The Best and Worst Ways to Save for Retirement

How We Save Makes All the Difference

When it comes to safely arriving at the brighter future you’ve envisioned, the smallest things can make the biggest differences.

This is because there are a number of factors working against you that can greatly affect your retirement nest egg. Taxes, inflation, market volatility and economic unrest are some of the biggest obstacles.

Just think of the acronym TIME and you’ll remember them.

In order to protect ourselves and the brighter future we’re moving toward, we first must take an honest assessment of where we are today. This can seem overwhelming at first.

Each of the above mentioned obstacles carries its own negative impact. At the same time, each of them can be countered by learning and applying the principles that allow us to enjoy liquidity, safety, a predictable rate of return, and tax benefits.

Of all these principles, it’s that last one that is absolutely crucial.

The reason tax benefits are so essential stems from the reality that most people will not be in lower tax brackets when they finally retire. Taxes are continuing to rise and folks who do not understand the difference between taxed-as-earned, tax-deferred, and tax-free savings may be in for a painful lesson.

For many of them, it could mean losing 50% or more of their retirement nest egg in the form of taxes that they end up paying back to Uncle Sam.

Those taxes have the potential to eat up and deplete a person’s retirement nest egg quickly enough that they face the unsavory prospect of outliving their savings. If that scenario doesn’t square with the brighter future you’re picturing, some evaluation is in order.

Doug has developed an Abundant Living scorecard to help you figure out exactly where you stand. All it requires is that you be as honest as possible in how you score yourself.

Scoring Your Retirement Savings Plan

We begin by scoring ourselves on a scale of 1 to 12, with a 1 being poor and a 12 being the best. Your score may be somewhat good at 3,4, or 5, or it might be better at 7,8, or 9.

If your retirement money is accumulating in taxed-as-earned CDs, savings accounts, credit union accounts, mutual funds that are not IRAs or 401(k)s, your after-tax dollars are still subject to more taxes.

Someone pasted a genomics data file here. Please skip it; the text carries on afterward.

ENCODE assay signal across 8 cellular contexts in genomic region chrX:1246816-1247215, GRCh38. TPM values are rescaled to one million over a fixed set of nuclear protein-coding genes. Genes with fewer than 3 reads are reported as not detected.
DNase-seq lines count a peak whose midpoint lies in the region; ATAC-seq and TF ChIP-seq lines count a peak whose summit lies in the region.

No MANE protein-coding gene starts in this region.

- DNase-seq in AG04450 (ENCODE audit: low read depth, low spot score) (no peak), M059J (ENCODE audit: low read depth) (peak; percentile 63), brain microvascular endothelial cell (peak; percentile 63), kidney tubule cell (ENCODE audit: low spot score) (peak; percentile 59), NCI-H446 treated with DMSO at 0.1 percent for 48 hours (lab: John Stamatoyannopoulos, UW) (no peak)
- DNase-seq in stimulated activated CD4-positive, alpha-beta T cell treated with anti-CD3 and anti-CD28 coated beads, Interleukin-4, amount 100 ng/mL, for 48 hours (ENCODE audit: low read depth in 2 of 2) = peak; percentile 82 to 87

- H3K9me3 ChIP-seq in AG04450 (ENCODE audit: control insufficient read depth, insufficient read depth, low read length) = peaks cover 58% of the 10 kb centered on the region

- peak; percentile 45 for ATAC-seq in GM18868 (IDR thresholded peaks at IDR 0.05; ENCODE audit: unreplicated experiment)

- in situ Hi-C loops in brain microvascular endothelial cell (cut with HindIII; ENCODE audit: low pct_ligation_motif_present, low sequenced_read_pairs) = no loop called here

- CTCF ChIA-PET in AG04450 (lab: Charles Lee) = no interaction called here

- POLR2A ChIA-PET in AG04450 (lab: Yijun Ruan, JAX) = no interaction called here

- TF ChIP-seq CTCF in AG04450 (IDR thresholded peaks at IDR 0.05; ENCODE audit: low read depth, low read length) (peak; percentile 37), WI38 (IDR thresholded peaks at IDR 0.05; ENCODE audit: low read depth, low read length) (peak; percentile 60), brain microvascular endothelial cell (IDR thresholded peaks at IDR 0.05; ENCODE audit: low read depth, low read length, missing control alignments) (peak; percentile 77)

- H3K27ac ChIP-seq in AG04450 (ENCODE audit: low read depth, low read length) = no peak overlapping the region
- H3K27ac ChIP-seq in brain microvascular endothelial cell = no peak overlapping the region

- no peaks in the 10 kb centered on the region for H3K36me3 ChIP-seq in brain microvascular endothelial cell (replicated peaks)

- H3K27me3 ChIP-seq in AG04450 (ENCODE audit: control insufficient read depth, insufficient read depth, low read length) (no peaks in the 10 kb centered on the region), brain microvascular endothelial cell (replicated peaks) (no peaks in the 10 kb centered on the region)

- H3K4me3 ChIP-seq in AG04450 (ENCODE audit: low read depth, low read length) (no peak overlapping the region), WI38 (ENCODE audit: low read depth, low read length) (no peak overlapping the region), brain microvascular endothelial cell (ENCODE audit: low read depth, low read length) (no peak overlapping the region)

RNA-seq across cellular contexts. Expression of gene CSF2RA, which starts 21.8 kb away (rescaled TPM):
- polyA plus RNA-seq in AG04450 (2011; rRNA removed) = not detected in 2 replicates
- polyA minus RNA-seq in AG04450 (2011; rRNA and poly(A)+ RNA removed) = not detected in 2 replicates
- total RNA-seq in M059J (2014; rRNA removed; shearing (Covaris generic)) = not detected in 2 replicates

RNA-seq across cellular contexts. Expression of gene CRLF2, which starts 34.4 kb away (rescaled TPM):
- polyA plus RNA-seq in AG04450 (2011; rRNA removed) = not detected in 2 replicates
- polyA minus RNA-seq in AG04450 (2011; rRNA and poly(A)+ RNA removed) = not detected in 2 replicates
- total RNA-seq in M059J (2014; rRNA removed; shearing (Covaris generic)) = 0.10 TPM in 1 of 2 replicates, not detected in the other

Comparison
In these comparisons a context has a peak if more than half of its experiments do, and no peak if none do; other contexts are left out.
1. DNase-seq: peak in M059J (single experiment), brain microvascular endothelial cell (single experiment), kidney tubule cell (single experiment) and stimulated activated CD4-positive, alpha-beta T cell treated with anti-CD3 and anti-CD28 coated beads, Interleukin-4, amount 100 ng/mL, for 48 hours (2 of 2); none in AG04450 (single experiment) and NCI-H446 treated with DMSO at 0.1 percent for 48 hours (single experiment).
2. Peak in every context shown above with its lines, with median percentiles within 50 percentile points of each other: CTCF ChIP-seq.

This means that you’re getting taxed once again on interest, dividends or any other gains you may realize.

When money is taxed as you earn it, it’s the worst possible way to save. It’s astonishing how many Americans are saving the bulk of their serious money in this fashion.

If this is how you’re currently saving, you should score yourself as a 1, 2 or 3 out of a possible 12. When savings are taxed as earned, we’re in a poor situation for our future retirement from a tax standpoint.

If you’re saving for the future in a traditional IRA or 401(k), your money is accumulating tax-deferred. This means that you’re putting in pre-tax dollars into a tax-deferred account because you’re planning on being in a lower tax bracket at retirement.

But a lower tax bracket at retirement hasn’t been axiomatic for nearly 25 years.

If you’re in this category, score yourself a 4, 5, or 6 on a scale of 1-12. While you’re in good territory, you’re still barely halfway to where you could be.

If you are saving for retirement in a Roth IRA, you’re moving in the right direction. Less than 10% of Americans utilize this method of saving.

You’ll end up about 33% better off by saving in a tax-free Roth IRA than you would be in a tax-deferred account like a traditional IRA or 401(k).

If this is how you’re saving the biggest portion of your nest egg, you can score yourself at an 8 or 9 which puts you solidly into the better category.

The next type of savings is completely tax-free accumulation with tax-free access at retirement and money that transfers tax-free to your heirs at the end of your life. There are also indirect ways that you can realize deductions so your using tax-advantaged dollars in all four phases of retirement planning.

This would include the contribution, accumulation, distribution and transfer phases. It’s the best possible situation to be in and can net you 50 to 100 percent more in your retirement nest egg than the categories that scored poor, good, or better.

The vehicle of choice for this kind of retirement savings is maximum-funded, tax-advantaged life insurance contracts.

This is where you’re solidly in best territory. This is where you can score a 12 out of 12.

Now you understand that there are clear differences in how to best save for retirement, you may have some decisions to make.

Start by visiting with a wealth architect today.